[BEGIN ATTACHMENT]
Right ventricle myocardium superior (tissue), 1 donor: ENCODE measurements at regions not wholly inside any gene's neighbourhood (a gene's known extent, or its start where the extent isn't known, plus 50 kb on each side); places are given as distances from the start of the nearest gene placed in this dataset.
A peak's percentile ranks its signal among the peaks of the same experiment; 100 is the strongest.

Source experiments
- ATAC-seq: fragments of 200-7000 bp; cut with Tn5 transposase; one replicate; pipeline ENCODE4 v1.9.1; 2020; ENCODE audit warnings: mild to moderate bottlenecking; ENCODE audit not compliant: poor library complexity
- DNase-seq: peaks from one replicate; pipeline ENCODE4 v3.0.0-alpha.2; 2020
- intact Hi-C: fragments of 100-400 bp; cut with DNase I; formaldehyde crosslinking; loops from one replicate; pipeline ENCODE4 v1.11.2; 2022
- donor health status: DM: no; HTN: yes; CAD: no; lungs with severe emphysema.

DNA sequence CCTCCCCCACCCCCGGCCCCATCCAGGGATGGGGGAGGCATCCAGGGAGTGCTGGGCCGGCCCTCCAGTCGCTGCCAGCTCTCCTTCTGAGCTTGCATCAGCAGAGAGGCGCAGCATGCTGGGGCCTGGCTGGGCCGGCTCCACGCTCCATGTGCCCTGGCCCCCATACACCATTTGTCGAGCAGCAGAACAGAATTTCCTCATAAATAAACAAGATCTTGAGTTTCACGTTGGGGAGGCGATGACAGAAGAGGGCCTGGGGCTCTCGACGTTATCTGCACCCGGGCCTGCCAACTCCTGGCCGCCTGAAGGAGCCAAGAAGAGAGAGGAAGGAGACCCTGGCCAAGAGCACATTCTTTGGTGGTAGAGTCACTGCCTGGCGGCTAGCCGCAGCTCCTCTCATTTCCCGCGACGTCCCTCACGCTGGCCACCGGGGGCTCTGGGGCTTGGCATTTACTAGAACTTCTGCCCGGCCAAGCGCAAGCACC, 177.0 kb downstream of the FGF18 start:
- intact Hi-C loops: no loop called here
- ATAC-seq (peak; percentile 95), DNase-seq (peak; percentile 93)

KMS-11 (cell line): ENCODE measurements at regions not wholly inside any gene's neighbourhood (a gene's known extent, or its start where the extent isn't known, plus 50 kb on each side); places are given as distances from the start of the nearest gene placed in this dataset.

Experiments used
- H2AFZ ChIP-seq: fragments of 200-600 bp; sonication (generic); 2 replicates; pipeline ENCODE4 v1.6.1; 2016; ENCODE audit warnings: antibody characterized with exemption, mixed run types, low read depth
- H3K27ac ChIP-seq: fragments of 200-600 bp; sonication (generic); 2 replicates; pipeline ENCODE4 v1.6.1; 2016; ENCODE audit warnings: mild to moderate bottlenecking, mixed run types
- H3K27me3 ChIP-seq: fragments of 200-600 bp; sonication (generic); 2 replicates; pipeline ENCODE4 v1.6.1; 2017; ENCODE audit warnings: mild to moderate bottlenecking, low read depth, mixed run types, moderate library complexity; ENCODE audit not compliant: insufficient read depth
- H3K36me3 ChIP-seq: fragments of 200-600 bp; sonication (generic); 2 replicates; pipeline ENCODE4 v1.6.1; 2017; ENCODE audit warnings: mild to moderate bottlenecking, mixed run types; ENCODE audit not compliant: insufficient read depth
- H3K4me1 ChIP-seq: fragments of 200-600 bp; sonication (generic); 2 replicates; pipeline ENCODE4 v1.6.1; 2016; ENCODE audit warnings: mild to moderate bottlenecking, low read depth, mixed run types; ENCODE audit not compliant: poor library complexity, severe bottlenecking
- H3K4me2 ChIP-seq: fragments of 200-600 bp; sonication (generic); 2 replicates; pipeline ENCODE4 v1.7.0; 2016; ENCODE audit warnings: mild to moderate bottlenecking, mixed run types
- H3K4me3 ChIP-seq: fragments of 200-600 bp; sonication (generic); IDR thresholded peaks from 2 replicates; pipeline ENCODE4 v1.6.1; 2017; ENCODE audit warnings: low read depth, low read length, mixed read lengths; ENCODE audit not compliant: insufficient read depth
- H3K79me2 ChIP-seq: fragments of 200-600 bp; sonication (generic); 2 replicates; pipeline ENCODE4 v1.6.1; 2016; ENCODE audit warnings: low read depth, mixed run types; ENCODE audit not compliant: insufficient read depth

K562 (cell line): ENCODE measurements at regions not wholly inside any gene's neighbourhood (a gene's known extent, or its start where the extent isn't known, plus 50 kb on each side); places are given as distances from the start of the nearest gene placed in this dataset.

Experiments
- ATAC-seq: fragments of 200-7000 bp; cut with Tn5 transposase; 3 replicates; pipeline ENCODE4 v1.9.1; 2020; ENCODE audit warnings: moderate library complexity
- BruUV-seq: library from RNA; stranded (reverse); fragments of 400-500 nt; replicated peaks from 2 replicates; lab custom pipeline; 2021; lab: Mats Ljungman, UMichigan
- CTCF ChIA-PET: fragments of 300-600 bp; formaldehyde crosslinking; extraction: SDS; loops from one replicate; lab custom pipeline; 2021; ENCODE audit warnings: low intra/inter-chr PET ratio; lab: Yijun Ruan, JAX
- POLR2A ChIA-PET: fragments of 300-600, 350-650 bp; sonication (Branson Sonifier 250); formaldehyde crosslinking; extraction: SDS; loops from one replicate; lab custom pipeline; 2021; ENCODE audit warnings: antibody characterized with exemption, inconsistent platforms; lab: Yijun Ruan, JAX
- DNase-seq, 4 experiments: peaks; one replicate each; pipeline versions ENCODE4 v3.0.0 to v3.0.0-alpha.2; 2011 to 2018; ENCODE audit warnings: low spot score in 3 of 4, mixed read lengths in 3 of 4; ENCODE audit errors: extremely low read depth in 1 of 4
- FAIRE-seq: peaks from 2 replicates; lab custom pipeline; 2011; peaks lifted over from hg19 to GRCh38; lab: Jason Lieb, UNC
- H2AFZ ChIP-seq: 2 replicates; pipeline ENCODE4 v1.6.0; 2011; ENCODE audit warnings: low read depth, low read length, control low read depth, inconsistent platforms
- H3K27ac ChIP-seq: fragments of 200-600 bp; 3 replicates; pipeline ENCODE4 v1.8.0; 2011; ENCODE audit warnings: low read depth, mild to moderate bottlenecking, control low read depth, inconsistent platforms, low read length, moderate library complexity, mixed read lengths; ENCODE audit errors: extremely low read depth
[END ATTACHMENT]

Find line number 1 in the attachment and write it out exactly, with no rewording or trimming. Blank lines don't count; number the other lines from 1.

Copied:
Right ventricle myocardium superior (tissue), 1 donor: ENCODE measurements at regions not wholly inside any gene's neighbourhood (a gene's known extent, or its start where the extent isn't known, plus 50 kb on each side); places are given as distances from the start of the nearest gene placed in this dataset.